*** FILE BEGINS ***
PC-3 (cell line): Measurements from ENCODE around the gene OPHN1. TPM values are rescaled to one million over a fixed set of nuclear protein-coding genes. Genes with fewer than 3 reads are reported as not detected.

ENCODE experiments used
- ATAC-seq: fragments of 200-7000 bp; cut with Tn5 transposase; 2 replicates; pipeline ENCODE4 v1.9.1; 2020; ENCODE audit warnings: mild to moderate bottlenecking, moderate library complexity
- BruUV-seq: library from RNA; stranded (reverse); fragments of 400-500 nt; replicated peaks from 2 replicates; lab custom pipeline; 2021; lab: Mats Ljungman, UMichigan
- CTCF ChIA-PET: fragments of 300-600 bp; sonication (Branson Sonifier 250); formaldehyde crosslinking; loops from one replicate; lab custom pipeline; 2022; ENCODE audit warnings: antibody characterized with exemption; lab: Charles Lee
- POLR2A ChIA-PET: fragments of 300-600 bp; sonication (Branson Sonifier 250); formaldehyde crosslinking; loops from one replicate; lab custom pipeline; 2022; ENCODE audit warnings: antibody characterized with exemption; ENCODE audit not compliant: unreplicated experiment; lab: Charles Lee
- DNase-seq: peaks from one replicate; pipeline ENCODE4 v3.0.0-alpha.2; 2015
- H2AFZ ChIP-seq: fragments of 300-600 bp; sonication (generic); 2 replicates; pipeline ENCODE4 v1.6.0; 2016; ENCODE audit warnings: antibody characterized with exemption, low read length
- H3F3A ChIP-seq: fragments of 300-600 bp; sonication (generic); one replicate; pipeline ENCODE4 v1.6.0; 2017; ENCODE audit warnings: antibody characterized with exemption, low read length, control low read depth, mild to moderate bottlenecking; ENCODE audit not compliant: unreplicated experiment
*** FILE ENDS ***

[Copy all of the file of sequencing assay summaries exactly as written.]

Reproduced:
PC-3 (cell line): Measurements from ENCODE around the gene OPHN1. TPM values are rescaled to one million over a fixed set of nuclear protein-coding genes. Genes with fewer than 3 reads are reported as not detected.

ENCODE experiments used
- ATAC-seq: fragments of 200-7000 bp; cut with Tn5 transposase; 2 replicates; pipeline ENCODE4 v1.9.1; 2020; ENCODE audit warnings: mild to moderate bottlenecking, moderate library complexity
- BruUV-seq: library from RNA; stranded (reverse); fragments of 400-500 nt; replicated peaks from 2 replicates; lab custom pipeline; 2021; lab: Mats Ljungman, UMichigan
- CTCF ChIA-PET: fragments of 300-600 bp; sonication (Branson Sonifier 250); formaldehyde crosslinking; loops from one replicate; lab custom pipeline; 2022; ENCODE audit warnings: antibody characterized with exemption; lab: Charles Lee
- POLR2A ChIA-PET: fragments of 300-600 bp; sonication (Branson Sonifier 250); formaldehyde crosslinking; loops from one replicate; lab custom pipeline; 2022; ENCODE audit warnings: antibody characterized with exemption; ENCODE audit not compliant: unreplicated experiment; lab: Charles Lee
- DNase-seq: peaks from one replicate; pipeline ENCODE4 v3.0.0-alpha.2; 2015
- H2AFZ ChIP-seq: fragments of 300-600 bp; sonication (generic); 2 replicates; pipeline ENCODE4 v1.6.0; 2016; ENCODE audit warnings: antibody characterized with exemption, low read length
- H3F3A ChIP-seq: fragments of 300-600 bp; sonication (generic); one replicate; pipeline ENCODE4 v1.6.0; 2017; ENCODE audit warnings: antibody characterized with exemption, low read length, control low read depth, mild to moderate bottlenecking; ENCODE audit not compliant: unreplicated experiment